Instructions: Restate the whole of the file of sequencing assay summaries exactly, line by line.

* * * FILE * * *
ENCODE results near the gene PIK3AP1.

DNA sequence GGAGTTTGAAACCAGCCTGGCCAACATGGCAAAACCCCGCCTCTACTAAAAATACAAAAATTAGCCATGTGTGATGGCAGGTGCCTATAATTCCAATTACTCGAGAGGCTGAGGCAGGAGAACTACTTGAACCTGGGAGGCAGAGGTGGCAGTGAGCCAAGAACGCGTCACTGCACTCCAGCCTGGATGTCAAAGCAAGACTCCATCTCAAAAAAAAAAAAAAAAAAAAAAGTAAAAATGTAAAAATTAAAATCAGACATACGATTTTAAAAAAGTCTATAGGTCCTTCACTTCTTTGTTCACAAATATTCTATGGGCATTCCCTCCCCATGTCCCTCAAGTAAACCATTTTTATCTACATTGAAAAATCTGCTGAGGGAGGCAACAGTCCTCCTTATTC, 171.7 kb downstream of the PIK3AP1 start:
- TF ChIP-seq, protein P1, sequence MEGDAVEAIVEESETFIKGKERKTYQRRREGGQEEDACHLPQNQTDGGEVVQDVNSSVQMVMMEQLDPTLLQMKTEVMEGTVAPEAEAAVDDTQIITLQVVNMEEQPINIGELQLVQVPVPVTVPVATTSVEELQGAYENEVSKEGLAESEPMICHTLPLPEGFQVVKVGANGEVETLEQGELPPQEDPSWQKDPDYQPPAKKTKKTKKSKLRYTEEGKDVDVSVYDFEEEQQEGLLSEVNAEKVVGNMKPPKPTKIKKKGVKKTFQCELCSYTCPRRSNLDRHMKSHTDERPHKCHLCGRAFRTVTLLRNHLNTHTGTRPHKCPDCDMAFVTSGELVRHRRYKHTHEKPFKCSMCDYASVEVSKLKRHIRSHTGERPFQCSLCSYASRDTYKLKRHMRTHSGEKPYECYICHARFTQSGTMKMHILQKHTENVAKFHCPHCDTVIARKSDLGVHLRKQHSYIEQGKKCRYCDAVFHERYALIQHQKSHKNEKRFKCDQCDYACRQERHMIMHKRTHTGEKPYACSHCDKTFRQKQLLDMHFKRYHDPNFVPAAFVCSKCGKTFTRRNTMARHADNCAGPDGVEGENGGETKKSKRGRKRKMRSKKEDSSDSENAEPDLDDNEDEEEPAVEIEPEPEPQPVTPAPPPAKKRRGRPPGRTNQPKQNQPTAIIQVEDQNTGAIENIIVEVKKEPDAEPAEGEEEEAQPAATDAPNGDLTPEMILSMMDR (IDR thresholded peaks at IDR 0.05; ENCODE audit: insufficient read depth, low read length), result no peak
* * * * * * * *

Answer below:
ENCODE results near the gene PIK3AP1.

DNA sequence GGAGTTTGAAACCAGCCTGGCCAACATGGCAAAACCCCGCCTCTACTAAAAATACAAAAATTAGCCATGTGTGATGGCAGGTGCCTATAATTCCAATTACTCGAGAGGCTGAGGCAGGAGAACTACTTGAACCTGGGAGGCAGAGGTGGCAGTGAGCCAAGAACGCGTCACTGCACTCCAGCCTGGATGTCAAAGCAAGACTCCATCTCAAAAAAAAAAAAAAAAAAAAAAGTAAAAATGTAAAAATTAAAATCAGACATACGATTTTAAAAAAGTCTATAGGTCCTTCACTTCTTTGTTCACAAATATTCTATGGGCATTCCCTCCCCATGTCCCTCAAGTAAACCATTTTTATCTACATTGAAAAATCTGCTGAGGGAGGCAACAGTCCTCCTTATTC, 171.7 kb downstream of the PIK3AP1 start:
- TF ChIP-seq, protein P1, sequence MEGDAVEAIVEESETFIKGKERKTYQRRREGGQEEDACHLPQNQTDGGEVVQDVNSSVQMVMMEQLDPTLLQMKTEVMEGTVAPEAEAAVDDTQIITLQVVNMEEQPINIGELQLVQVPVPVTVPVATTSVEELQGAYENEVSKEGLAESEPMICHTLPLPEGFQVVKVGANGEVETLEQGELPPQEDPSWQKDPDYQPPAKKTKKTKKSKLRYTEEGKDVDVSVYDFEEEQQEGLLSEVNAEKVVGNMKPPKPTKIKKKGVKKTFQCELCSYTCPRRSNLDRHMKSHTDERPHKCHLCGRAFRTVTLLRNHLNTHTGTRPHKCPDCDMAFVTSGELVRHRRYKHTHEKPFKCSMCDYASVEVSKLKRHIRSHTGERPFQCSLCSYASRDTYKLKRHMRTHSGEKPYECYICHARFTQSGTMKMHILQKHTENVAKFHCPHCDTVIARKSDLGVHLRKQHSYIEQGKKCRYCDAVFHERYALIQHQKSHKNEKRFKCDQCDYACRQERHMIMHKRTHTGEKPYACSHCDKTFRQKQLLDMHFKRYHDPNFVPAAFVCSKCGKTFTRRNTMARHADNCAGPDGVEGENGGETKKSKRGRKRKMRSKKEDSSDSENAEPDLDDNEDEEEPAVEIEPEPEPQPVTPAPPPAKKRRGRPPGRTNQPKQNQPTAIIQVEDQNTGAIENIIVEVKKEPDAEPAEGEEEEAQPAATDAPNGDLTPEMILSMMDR (IDR thresholded peaks at IDR 0.05; ENCODE audit: insufficient read depth, low read length), result no peak